The Narcotic Drugs and Psychotropic Substances Act, 1985, commonly referred to as the NDPS Act, is an Act of the Parliament of India that prohibits a person to produce/manufacture/cultivate, possess, sell, purchase, transport, store, and/or consume any narcotic drug or psychotropic substance. The Narcotic Drugs and Psychotropic Substances Bill, 1985 was introduced in the Lok Sabha on 23 August 1985. It was passed by both the Houses of Parliament, received assent from then-President Mr. Giani Zail Singh on 16 September 1985, and came into force on 14 November 1985. The NDPS Act has since been amended thrice – in 1988, 2001 and 2014.
This act was formulated to prohibit the use of the substances which would lead to affecting its citizen. This act punished the individual with the involvement of prohibitory substances. The question that came before the Hon’ble SC was that, “When an individual is charged under this act, is it correct to grant bail knowing his involvement with prohibited substances?”
In the case of the State of Kerala vs Rajesh, the SC held that whether the liberal approach can be chosen by the authority while granting the bail to accused under the NDPS Act? This was the case that has questioned section 37 of the Act. During the hearing of the case, the learned senior counsel submitted that negation of bail is the rule, and its grant is an exception under Section 37(1)(b)(ii) of the NDPS Act. For granting bail, the Court must, on the basis of the record produced before it, be satisfied that there are reasonable grounds for believing that the accused is not guilty of the offenses with which he has been charged, and further he is not likely to commit any offense while on bail. Learned Senior Counsel further submitted that the conditions for granting bail, specified in Section 37(1)(b)(ii) are in addition to the limitations provided under the CrPC, or any other law for the time being in force regulating the grant of bail. The liberal approach in the matter of bail under the NDPS Act is uncalled for.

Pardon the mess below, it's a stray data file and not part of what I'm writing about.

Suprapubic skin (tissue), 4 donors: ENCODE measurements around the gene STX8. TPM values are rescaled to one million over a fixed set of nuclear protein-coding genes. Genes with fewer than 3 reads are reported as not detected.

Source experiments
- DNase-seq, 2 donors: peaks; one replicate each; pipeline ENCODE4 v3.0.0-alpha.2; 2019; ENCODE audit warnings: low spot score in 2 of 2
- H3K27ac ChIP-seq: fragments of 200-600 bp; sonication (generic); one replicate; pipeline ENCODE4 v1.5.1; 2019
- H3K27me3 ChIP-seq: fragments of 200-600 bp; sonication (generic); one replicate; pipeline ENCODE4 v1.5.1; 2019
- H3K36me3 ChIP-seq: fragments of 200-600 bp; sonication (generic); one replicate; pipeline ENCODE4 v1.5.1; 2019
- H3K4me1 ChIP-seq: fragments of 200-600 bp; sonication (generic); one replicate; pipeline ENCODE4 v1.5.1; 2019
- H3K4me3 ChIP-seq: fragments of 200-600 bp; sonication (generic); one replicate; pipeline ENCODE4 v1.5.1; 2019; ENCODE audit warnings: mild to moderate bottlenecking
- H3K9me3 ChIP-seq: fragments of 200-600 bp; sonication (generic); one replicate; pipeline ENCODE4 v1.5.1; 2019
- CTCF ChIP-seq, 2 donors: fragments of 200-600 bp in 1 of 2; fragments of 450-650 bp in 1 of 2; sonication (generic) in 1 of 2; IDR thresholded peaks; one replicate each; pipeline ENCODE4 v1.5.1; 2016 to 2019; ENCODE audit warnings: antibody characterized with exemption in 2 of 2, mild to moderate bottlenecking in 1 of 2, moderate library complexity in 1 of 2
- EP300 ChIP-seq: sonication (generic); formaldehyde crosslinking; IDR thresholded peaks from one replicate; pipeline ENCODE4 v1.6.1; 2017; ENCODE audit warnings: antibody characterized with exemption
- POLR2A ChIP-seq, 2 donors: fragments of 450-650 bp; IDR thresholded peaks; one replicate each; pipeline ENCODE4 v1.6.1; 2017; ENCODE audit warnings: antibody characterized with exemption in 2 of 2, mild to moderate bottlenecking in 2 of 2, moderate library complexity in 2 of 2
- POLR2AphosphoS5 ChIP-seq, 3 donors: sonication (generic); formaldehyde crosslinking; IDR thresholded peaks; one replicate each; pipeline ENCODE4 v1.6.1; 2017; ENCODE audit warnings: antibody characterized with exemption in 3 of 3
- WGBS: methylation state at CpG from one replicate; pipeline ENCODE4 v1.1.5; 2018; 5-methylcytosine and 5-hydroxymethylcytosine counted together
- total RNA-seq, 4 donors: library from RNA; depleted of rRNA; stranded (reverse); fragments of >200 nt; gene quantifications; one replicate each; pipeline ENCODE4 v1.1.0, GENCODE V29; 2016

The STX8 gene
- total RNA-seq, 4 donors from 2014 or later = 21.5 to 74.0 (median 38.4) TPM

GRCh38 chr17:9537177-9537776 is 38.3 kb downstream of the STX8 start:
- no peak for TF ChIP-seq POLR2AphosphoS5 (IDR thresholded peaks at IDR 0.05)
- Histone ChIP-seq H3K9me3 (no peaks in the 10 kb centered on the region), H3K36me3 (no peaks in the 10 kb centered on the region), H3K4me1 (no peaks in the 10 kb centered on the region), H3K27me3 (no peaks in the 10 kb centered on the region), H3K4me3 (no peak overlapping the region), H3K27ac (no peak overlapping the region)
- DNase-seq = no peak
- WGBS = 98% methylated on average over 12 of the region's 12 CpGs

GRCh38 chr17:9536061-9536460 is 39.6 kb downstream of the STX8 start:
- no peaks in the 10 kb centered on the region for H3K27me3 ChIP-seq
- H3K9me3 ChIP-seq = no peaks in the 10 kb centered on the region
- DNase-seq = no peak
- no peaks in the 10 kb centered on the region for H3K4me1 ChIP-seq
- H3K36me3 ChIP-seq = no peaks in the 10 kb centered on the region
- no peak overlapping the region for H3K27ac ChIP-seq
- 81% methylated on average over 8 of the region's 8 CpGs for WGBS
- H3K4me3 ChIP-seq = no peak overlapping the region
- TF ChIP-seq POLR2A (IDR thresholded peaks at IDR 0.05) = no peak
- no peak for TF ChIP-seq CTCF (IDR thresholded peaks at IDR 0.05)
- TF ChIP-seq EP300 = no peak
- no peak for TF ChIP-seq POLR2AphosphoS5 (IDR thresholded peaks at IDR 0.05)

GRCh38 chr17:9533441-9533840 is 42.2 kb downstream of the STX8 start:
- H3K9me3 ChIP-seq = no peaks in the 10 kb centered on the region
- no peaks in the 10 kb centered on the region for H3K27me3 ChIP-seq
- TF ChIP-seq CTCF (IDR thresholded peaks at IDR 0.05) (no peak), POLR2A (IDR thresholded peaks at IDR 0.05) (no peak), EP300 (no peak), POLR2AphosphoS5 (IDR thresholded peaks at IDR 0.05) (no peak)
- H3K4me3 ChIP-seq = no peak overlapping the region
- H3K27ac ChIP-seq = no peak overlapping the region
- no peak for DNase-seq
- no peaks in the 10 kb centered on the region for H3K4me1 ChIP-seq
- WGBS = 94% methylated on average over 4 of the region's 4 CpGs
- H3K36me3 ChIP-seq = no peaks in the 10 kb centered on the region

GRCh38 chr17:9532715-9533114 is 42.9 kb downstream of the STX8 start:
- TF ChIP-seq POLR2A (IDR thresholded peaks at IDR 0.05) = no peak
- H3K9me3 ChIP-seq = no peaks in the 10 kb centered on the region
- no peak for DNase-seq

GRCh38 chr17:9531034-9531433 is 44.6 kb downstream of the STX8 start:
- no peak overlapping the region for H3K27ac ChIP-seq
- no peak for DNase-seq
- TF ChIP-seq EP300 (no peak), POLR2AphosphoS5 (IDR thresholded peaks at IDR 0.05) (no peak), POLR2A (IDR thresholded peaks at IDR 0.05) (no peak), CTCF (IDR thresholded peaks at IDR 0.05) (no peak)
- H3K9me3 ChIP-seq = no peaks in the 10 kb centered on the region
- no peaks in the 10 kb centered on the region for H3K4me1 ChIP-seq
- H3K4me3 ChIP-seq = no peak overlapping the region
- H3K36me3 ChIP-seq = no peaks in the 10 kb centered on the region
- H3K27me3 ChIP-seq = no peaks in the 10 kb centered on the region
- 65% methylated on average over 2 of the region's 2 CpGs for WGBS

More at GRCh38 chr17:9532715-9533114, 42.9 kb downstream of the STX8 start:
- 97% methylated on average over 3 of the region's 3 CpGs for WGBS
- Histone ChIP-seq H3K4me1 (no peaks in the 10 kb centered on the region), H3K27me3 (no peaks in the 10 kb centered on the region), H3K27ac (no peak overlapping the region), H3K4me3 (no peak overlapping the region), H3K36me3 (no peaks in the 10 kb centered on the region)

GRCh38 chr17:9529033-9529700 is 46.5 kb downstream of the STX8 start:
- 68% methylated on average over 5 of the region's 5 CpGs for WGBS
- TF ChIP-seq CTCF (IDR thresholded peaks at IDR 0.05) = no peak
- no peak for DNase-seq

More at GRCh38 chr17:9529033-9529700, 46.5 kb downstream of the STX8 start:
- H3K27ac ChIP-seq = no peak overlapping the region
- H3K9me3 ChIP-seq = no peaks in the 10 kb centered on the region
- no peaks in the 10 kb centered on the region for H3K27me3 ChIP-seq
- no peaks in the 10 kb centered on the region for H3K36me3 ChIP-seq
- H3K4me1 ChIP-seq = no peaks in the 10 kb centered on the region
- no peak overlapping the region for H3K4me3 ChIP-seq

In support of his submission, learned senior counsel has placed reliance on the judgment of the three¬Judge Bench of this Court reported in Satpal Singh Vs. State of Punjab 2018(13) SCC 813. The scheme of Section 37 reveals that the exercise of power to grant bail is not only subject to the limitations contained under Section 439 of the CrPC but is also subject to the limitation placed by Section 37 which commences with non¬obstante clause. The operative part of the said section is in the negative form prescribing the enlargement of bail to any person accused of commission of an offense under the Act unless two conditions are satisfied. The first condition is that the prosecution must be given an opportunity to oppose the application, and the second is that the Court must be satisfied that there are reasonable grounds for believing that he is not guilty of such offense. If either of these two conditions is not satisfied, the ban for granting bail operates.
This act was made basically to prohibit the production of various herbs which proved to be a drug in the past. The expression “reasonable grounds” means something more than prima facie grounds. It contemplates substantial probable causes for believing that the accused is not guilty of the alleged offense. The reasonable belief contemplated in the provision requires the existence of such facts and circumstances as are sufficient in themselves to justify satisfaction that the accused is not guilty of the alleged offense.
In the case on hand, the High Court seems to have completely overlooked the underlying object of Section 37 that in addition to the limitations provided under the CrPC, or any other law for the time being in force, regulating the grant of bail, its liberal approach in the matter of bail under the NDPS Act is indeed uncalled
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